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Customs and Immigration

Customs and Immigration procedures

All vessels arriving into Bahamian waters must enter immediately with both customs and immigration officials at the nearest port of entry. An exception to this is if conditions preclude safe approach to a port of entry. Under these circumstances, you must plan to enter as soon as feasible. If conditions are such that you are forced to anchor out or tie up, and your entry is delayed, make every effort to inform customs/immigration or the dockmaster at your port of entry of your situation. If, for any reason, you fail to report for clearance within 24 hours of arrival into Bahamian waters, you will be subject to penalties and the vessel is liable to seizure and forfeiture. When nearing the selected port of entry a quarantine (yellow) flag must be flown. No goods may be unloaded, and no contact may be made with the shore other than tying up, until the vessel has been granted practique by custom and immigration officials.  

The captain of the vessel must complete customs and immigration forms, and passengers and crew must fill out immigration cards and provide proof of citizenship, generally with a valid passport. However, U.S. citizens may, as an alternative, produce a valid original birth certificate or voter registration card, which must be accompanied by a valid driver’s license with photo. A driver’s license alone will not suffice. These are the requirements according to The Bahamas Immigration Department at this writing, but keep in mind that these rules are subject to change, so it might be a good idea to have a passport or birth certificate with you as well as one of the other forms of identification. An International Maritime Declaration of Health (in duplicate), in lieu of a Bill of Health, is accepted from yachts arriving in The Bahamas. Smallpox vaccination certificates and cholera inoculation certificates are required only if the yacht is arriving directly from an infected area.

As of July 1999, the various fees paid as part of customs entry have been combined into one overall fee of $100, which covers the cruising permit, fishing permit, and any travel or overtime fees for customs and immigration officers. If the vessel carries more than four passengers, each additional passenger of six years old or above is subject to an additional tax of $15. The cruising permit is valid for up to 12 months. Two additional 12-month extensions to the initial 12-month cruising permit can be applied for and may be granted at a cost of $500 for each request. When these have expired, the vessel must leave The Bahamas or pay duty.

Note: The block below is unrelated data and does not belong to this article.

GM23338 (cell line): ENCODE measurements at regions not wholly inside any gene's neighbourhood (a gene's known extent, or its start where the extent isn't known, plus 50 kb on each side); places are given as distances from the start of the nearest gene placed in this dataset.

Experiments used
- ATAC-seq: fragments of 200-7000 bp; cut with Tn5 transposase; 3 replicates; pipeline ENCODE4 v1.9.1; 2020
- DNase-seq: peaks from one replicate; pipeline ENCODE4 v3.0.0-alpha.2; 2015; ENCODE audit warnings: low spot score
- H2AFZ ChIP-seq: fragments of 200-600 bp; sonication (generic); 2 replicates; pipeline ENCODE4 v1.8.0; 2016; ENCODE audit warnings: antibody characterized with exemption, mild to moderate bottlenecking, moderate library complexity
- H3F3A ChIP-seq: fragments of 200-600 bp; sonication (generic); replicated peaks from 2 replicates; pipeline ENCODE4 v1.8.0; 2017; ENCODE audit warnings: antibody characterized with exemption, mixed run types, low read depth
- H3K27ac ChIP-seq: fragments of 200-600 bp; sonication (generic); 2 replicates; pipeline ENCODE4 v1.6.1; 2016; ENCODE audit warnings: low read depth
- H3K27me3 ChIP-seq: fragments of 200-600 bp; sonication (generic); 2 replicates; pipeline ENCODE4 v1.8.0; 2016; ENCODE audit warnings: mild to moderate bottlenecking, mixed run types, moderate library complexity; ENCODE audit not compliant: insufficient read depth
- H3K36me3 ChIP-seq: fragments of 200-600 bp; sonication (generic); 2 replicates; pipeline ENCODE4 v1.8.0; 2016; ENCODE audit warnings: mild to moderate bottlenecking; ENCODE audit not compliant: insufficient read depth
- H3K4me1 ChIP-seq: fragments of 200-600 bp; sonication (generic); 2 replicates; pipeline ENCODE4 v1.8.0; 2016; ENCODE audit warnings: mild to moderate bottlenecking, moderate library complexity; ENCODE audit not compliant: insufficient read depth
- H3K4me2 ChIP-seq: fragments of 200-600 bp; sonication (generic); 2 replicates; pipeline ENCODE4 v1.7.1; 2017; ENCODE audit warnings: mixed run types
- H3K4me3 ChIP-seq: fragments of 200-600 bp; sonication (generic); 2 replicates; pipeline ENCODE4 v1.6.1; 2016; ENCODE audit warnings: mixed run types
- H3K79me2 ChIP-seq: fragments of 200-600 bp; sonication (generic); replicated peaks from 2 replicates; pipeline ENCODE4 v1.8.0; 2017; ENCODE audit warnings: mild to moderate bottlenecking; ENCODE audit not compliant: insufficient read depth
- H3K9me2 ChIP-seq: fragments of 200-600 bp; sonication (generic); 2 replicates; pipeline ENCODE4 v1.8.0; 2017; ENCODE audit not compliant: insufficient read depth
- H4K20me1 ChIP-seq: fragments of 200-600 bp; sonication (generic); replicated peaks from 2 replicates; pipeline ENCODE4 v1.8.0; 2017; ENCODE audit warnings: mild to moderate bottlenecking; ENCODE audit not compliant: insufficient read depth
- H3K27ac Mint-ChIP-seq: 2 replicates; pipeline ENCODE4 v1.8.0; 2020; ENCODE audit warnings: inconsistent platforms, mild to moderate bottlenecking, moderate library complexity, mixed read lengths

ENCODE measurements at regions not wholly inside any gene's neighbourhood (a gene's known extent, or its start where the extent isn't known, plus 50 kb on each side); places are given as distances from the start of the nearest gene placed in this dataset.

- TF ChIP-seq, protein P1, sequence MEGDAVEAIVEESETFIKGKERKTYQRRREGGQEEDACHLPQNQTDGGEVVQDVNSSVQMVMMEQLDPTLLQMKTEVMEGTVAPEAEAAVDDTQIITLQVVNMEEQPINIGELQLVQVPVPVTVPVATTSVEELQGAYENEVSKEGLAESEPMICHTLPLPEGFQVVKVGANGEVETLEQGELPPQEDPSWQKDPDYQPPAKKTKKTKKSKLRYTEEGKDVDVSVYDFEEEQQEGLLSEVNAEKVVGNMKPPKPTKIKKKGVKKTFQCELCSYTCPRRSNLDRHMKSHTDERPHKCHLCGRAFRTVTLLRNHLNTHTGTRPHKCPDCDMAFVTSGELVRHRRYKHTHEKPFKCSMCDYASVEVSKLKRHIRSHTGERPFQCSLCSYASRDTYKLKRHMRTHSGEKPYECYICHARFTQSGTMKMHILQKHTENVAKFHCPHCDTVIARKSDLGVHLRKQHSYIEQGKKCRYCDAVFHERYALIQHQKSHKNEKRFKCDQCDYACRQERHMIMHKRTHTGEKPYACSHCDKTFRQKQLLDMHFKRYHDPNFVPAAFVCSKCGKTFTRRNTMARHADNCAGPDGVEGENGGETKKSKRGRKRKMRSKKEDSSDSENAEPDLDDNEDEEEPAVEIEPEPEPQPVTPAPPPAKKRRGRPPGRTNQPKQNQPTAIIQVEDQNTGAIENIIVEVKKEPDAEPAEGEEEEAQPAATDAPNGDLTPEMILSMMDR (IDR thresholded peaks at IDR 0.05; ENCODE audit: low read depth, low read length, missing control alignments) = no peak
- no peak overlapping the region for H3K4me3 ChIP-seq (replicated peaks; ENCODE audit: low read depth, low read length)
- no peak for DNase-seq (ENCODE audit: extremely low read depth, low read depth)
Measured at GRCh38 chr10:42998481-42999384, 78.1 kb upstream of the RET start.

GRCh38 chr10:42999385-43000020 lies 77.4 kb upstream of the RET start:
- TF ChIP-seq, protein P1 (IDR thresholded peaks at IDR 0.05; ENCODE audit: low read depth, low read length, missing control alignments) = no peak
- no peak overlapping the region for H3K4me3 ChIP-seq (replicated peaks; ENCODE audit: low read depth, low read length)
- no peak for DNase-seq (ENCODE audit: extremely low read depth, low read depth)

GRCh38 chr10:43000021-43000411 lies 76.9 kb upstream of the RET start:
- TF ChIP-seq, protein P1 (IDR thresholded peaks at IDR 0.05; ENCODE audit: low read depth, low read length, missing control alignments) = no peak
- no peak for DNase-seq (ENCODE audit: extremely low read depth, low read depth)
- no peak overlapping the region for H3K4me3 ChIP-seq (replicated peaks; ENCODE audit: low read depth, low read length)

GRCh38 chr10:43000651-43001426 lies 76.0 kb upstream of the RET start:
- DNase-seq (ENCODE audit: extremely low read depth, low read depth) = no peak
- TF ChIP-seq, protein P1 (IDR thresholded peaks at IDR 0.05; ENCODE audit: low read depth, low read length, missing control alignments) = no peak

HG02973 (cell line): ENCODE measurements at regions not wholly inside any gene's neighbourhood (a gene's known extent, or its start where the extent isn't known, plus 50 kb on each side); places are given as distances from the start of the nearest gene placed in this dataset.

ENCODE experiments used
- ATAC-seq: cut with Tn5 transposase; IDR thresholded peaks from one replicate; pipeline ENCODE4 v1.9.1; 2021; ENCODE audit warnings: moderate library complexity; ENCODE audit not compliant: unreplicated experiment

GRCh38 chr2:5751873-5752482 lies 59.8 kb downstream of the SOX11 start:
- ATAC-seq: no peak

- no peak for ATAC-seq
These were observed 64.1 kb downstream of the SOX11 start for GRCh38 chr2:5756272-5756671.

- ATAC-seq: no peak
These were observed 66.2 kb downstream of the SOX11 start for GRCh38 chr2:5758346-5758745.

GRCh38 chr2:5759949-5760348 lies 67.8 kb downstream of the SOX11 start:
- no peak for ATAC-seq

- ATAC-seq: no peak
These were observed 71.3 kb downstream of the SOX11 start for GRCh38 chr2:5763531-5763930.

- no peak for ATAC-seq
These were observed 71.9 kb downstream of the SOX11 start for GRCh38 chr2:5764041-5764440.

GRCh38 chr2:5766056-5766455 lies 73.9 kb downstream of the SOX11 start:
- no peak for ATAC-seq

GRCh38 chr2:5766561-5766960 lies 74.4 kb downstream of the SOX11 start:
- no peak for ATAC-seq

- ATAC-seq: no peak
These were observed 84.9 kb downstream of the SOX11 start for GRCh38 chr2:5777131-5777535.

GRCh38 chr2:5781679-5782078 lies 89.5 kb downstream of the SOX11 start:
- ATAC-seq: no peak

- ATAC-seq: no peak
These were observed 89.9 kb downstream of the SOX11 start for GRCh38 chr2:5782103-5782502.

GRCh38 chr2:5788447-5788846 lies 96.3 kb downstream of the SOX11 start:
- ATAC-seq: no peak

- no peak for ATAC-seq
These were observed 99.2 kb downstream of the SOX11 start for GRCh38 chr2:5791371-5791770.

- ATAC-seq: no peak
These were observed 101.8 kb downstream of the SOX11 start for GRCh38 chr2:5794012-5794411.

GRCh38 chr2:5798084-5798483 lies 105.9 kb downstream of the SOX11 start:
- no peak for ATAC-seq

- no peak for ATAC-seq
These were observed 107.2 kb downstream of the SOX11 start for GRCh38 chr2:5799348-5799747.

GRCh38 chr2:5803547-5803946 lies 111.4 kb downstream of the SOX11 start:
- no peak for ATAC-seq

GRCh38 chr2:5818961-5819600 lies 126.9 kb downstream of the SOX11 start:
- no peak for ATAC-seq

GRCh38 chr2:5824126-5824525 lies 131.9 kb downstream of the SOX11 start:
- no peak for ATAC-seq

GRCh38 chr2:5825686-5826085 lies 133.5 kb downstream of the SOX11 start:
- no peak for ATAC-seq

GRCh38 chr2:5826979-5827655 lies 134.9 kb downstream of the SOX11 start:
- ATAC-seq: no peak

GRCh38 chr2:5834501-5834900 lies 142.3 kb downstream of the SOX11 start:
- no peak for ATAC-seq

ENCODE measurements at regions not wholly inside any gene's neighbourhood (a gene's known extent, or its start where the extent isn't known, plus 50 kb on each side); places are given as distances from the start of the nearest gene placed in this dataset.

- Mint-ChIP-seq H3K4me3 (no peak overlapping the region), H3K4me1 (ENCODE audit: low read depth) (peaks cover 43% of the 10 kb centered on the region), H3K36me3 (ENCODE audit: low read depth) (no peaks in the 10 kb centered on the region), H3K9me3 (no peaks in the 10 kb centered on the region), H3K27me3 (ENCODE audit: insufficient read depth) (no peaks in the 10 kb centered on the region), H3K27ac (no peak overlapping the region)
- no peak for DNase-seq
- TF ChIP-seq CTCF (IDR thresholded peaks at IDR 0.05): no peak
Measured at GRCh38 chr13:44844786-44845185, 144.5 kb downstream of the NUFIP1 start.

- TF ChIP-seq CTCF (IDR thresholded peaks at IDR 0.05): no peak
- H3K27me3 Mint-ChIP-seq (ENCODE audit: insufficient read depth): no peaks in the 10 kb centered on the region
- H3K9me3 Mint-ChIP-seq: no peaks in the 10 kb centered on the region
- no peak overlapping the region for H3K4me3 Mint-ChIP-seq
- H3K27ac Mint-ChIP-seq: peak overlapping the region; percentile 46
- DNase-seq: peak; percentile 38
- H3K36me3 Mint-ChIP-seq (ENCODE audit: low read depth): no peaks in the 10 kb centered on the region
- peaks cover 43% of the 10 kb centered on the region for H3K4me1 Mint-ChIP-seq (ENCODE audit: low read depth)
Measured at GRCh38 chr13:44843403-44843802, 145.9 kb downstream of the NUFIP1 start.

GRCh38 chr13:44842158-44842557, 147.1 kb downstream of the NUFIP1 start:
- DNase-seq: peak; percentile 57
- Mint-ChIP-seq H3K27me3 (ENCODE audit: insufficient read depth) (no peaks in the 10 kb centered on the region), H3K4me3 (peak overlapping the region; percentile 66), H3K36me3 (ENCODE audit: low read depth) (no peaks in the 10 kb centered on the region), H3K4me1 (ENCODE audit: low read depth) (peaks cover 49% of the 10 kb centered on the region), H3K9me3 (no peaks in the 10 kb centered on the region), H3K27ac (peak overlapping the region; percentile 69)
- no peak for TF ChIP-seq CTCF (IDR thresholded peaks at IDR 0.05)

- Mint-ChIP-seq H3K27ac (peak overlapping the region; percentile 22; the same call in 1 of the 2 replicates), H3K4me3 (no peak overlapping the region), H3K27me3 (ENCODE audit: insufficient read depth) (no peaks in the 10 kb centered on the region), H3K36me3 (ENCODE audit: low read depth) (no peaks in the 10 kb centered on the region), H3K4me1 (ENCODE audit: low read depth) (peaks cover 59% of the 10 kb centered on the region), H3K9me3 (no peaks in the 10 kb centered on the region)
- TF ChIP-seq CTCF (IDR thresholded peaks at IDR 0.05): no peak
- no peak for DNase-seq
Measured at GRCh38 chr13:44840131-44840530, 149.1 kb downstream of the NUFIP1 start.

Rules regarding importation of boats and parts

As of autumn 1997, the rate of duty on pleasure vessels of less than 150 gross tons but not less than 30 feet in length, is 5% (with additional stamp duty of 1%). Pleasure vessels of less than 150 gross tons but more than 100 feet in length likewise now are subject to a 5% duty rate (with additional stamp duty of 1%). Boats of 150 gross tons or more are duty-free. (For boats of less than 30 feet, the duty is 22.5% (with the additional 7% stamp duty). Owners of foreign-registered vessels (including U.S.) may keep them in The Bahamas for one year without paying duty and may extend this one-year stay for up to three years by paying a fee of $500 per year after the first. Spare parts imported for installation on vessels under a temporary cruising permit are duty-free. You must show your cruising permit to qualify for this. If spare parts are imported as cargo, a 7% stamp duty is applicable.

Arriving by Aircraft

Private aircraft departing the United States does not have to clear with U.S. customs when leaving the country. You must enter the Bahamas at an airport of entry. You should have proof of citizenship. A passport is perfect although a birth certificate and a photo identification will also suffice. A drivers license or a voter’s registration card are no longer adequate. It is important that your private flight be for personal pleasure. There are substantial fines for unauthorized or unlicensed charters into the Bahamas. In general, upon entry, you will need to fill out either a general declaration or a cruising permit. The advantage of this document is that you can travel from airport to airport. Immigration is remarkably consistent, the same form is used throughout the country and only one form is ever required.  

Upon returning to the United States you’ll need your proof of citizenship as well as your pilot and aircraft documents. U.S. Customs will ask to see your aircraft registration, airworthiness certificate, pilot’s certificate, and recent medical.  A “pink slip” or temporary registration will not suffice to re-enter the United States.

These rules and regulations are always subject to change. For updates or additional information, write the Port Director of Customs, U.S. Customs Service, Miami International Airport, P.O. Box 59-2061 AMF, Miami, FL 33159 or call (305) 536-5786.